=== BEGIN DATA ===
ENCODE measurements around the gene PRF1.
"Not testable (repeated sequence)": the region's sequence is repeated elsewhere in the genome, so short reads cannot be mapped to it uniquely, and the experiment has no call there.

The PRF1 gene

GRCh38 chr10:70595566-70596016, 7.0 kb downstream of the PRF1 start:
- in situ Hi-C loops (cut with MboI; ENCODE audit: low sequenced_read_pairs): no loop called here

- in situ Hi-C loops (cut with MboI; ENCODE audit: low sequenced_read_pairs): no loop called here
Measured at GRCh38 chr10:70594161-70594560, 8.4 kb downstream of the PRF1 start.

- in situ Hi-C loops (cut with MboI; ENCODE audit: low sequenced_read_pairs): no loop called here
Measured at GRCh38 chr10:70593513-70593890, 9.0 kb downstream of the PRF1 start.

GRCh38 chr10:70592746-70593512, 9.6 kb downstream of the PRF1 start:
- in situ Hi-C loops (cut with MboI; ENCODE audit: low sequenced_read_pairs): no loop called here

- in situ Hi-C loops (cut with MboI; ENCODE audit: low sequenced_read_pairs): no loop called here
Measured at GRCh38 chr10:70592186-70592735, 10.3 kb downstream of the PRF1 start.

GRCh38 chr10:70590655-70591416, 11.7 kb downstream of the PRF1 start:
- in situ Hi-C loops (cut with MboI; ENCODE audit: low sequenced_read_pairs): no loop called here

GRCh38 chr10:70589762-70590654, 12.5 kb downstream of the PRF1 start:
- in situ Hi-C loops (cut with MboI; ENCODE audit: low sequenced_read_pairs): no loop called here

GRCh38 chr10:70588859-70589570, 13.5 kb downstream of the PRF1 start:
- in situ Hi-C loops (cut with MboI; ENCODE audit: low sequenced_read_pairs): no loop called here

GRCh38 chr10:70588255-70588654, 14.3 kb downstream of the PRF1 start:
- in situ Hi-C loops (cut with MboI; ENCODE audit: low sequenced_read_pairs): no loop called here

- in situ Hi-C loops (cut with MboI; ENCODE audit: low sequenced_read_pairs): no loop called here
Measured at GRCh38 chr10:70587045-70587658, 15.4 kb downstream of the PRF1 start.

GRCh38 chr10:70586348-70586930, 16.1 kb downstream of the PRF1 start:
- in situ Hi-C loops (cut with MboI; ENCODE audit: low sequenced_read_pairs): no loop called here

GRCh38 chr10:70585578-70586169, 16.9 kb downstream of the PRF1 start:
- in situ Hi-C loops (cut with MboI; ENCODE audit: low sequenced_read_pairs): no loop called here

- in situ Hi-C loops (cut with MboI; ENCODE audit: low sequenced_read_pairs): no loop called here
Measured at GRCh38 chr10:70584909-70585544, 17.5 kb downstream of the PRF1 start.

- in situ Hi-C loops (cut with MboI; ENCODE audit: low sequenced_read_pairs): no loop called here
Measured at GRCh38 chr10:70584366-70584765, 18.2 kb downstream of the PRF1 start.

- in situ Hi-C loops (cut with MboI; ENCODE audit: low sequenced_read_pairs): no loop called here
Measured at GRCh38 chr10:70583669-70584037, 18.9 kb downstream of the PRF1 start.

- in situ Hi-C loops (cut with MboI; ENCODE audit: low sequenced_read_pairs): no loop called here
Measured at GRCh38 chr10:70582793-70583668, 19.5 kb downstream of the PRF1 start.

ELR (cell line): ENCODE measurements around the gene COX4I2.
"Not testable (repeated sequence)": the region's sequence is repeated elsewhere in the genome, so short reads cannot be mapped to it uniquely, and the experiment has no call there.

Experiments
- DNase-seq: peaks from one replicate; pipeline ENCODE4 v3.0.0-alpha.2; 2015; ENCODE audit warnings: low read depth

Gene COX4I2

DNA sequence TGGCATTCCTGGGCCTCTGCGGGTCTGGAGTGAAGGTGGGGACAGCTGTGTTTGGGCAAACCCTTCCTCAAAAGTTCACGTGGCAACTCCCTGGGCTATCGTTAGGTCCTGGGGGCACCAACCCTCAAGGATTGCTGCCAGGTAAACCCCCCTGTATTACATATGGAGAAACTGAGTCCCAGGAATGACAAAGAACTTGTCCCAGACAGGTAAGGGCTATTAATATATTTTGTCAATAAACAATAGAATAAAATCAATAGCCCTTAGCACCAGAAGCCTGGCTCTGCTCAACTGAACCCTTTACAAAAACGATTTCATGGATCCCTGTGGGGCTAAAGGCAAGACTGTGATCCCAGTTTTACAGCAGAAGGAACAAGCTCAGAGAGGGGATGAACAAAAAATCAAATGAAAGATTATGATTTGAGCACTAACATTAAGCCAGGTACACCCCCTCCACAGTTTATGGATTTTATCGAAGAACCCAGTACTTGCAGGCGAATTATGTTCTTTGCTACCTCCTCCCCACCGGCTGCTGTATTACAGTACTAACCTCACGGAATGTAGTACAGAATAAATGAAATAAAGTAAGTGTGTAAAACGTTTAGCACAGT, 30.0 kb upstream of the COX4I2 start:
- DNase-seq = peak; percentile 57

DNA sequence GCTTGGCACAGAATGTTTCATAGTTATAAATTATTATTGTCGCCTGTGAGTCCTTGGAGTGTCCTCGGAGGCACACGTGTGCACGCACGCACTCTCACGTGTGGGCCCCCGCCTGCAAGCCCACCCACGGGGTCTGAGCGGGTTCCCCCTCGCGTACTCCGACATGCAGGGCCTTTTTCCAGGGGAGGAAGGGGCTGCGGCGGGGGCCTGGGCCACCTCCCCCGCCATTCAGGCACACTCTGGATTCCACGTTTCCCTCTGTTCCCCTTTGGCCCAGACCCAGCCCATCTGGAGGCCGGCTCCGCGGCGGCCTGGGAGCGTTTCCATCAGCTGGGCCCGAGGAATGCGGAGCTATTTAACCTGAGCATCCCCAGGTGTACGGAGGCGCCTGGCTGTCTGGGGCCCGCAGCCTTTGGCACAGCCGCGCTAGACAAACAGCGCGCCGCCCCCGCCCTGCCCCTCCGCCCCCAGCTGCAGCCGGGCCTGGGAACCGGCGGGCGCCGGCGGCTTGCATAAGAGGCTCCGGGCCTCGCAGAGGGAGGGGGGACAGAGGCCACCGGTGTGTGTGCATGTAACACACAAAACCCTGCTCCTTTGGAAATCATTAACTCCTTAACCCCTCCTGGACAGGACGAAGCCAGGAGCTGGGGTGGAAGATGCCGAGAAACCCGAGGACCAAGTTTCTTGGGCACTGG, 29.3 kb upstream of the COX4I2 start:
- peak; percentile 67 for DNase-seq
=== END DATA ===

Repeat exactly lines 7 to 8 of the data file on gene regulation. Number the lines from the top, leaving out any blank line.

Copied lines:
Measured at GRCh38 chr10:70594161-70594560, 8.4 kb downstream of the PRF1 start.

- in situ Hi-C loops (cut with MboI; ENCODE audit: low sequenced_read_pairs): no loop called here